On April 22, 1976, there was a hearing on plaintiffs' motion for a preliminary injunction and on the motion by defendants CCMC, MIC Clinic, Dr. Loucks and Dr. Klaven to dismiss the complaint on grounds of lack of subject matter jurisdiction, lack of personal jurisdiction over MIC Clinic, and failure to state a claim upon which relief could be granted. On June 17, 1976, the motion for a preliminary injunction was denied; the court mentioned subject matter jurisdiction as the major obstacle to probable success on the merits.


On July 1, 1976, an order was filed in district court granting the motion of defendants CCMC, MIC Clinic, Dr. Loucks, and Dr. Klaven to dismiss. The court found the only tenable basis for jurisdiction 28 U.S.C. § 1343 to be fatally deficient in state action allegations necessary to state a claim under 42 U.S.C. § 1983. Despite recognition that the issue was very difficult, and that the litigation was at an early stage, in terms of discovery, the court granted the motion to dismiss.


Plaintiffs' notice of appeal from that order was received in the clerk's office on July 30, 1976, and thus was timely. See United States v. Solly, 545 F.2d 874 (3d Cir. 1976). The action continued in district court as to the remaining defendants. On August 20, 1976, plaintiffs moved in district court for leave to amend their complaint under Fed.R.Civ.P. Rule 15(b), to add allegations relating to a newly discovered relationship between CCMC and the Commonwealth of Pennsylvania. That motion was denied by the district court, as it related to CCMC, MIC Clinic, Dr. Loucks, and Dr. Klaven, since the court lacked jurisdiction once the appeal had been filed. Segal v. Gordon, 467 F.2d 602, 608 n. 12 (2d Cir. 1972). It was granted, however, as to those defendants remaining in the district court suit.


At oral argument appellants stated that they do have more evidence on the state action issue in the on-going district court suit. They ask us to vacate the order by which the allegedly private defendants were dismissed, and remand so they can attempt in district court to state a jurisdictional basis as to those defendants.



The unusual procedural posture in which this case comes to us raises our own question as to its appealability. Because only some of the defendants have been dismissed we would expect this case to reach us through district court certification in compliance with Fed.R.Civ.P. Rule 54(b). There has been no such certification. As a result, the order dismissing the complaint remains an interlocutory order. Fed.R.Civ.P. Rule 54(b) (absent certification any order dismissing some of the parties, however designated, is not final).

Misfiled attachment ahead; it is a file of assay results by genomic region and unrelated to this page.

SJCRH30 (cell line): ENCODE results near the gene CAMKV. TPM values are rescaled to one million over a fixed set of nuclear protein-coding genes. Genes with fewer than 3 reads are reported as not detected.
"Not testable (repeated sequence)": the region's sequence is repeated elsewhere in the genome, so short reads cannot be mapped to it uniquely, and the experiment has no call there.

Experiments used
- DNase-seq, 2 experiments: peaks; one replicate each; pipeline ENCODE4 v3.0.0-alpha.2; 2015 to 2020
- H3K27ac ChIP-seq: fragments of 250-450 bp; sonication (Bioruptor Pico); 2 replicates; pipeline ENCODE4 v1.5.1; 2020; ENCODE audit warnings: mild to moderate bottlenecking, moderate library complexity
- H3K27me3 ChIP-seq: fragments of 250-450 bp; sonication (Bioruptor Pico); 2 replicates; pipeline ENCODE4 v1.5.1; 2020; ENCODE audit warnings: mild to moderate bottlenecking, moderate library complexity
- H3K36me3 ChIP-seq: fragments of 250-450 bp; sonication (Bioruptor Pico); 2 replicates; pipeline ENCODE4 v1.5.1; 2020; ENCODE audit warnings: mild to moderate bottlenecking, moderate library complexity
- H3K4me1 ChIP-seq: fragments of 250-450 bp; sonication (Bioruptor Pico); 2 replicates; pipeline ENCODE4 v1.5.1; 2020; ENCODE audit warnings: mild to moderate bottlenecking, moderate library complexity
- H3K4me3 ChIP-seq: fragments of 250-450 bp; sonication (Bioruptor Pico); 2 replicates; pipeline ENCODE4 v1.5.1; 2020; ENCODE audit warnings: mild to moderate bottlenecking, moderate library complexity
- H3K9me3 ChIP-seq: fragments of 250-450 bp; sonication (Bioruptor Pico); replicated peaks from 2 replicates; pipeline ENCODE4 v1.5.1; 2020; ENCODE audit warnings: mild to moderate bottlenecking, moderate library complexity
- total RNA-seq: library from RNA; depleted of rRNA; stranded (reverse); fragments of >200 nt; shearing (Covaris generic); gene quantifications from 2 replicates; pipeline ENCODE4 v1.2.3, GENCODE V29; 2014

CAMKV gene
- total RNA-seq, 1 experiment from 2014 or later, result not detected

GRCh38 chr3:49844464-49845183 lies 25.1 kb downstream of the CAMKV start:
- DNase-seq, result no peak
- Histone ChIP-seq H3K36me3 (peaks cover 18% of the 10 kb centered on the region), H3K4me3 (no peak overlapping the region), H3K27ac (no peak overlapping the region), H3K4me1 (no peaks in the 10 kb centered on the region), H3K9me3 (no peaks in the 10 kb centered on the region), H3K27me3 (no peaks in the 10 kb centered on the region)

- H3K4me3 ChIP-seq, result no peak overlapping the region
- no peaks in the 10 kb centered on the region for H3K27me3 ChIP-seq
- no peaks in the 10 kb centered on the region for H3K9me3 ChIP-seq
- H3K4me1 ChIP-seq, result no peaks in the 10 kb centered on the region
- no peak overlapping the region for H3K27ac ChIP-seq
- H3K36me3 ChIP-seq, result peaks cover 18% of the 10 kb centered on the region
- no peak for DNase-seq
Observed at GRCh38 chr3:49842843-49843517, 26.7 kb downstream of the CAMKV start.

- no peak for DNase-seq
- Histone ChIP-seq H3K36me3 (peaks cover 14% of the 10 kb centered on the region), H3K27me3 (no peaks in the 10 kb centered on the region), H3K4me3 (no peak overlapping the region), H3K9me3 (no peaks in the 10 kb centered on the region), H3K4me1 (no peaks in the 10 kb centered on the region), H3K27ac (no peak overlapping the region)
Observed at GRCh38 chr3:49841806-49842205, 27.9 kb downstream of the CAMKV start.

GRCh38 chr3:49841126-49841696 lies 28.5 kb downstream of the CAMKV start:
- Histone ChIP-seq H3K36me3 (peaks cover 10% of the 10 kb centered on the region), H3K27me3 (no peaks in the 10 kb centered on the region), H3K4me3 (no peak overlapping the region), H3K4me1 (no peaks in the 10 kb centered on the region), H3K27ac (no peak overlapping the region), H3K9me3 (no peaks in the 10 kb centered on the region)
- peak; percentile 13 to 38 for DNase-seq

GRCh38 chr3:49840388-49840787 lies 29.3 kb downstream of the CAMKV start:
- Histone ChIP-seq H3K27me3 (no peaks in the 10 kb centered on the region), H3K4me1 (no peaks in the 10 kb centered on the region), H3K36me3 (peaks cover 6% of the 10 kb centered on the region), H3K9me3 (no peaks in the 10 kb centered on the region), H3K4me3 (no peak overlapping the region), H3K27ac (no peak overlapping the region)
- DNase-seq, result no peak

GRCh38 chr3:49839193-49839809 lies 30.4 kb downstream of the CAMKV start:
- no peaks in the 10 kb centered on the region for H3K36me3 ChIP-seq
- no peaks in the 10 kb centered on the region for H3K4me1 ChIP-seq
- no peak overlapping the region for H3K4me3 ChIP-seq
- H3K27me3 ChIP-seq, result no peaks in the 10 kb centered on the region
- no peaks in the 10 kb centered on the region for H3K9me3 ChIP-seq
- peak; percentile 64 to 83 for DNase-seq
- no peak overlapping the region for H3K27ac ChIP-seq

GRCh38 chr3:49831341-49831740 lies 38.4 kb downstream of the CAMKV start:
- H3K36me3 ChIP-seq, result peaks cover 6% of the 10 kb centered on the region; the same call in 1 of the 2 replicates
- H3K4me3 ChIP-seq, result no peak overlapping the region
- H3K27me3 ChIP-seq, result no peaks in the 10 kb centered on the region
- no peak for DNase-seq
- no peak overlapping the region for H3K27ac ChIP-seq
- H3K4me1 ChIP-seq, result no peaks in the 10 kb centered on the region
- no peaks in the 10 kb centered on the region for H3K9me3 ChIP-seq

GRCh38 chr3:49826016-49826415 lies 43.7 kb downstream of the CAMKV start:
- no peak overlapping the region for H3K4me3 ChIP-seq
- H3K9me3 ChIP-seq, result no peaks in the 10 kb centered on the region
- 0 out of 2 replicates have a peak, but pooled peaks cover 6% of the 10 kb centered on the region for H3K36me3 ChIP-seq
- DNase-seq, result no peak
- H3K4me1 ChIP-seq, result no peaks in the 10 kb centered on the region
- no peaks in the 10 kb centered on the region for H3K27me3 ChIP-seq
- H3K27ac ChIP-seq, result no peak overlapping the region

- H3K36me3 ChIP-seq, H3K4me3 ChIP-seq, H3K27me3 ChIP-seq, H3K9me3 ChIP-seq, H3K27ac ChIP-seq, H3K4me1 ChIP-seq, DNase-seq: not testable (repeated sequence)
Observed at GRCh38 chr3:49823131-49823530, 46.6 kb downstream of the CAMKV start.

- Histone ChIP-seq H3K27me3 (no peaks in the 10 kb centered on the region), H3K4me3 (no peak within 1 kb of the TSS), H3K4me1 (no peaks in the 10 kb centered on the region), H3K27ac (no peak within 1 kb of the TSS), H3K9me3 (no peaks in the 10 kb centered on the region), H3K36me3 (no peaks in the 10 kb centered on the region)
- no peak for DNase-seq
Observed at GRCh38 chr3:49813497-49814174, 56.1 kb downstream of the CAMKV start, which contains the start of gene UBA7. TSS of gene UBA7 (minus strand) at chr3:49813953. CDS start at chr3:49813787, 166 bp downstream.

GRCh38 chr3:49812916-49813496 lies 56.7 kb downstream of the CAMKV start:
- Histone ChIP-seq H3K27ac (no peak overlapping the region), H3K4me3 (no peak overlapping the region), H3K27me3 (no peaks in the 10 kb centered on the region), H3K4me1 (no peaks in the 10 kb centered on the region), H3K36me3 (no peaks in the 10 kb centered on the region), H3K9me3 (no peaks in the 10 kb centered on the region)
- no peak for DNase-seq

As an appeal from an interlocutory order, however, we can take this case under 28 U.S.C. § 1292(a)(1), since the dismissal was based, on the merits, on a denial of injunctive relief. Although termed a dismissal for lack of subject matter jurisdiction, the order resulted from a decision that plaintiffs failed to state a claim for relief under 42 U.S.C. § 1983. As their claim requested injunctive relief, the decision that no valid claim was stated was also a denial of the requested relief and appealable under 28 U.S.C. § 1292(a)(1). See Ransburg Electro-Coating Corp. v. Lansdale Finishers, Inc., 484 F.2d 1037 (3d Cir. 1973). We are not presented with a situation where the scope of injunctive relief has been merely narrowed by a dismissal of some of the parties. See Build of Buffalo, Inc. v. Sedita, 441 F.2d 284 (2d Cir. 1971). The sole injunction requested in this complaint is to enjoin CCMC and the MIC Clinic both dismissed from the suit from requiring spousal consent for sterilization. Their dismissal was, in effect, a denial of the requested injunction. Compare McNally v. Pulitzer Publishing Co., 532 F.2d 69 (8th Cir. 1976) (dismissal of only defendants against whom injunctive relief sought is effectively denial of injunctive relief) with Local 1888, American Federation of State, County and Municipal Employees v. City of Jackson, 473 F.2d 1028 (5th Cir. 1973) (per curiam) (dismissal of ancillary defendants does not affect requested injunctive relief against primary defendant).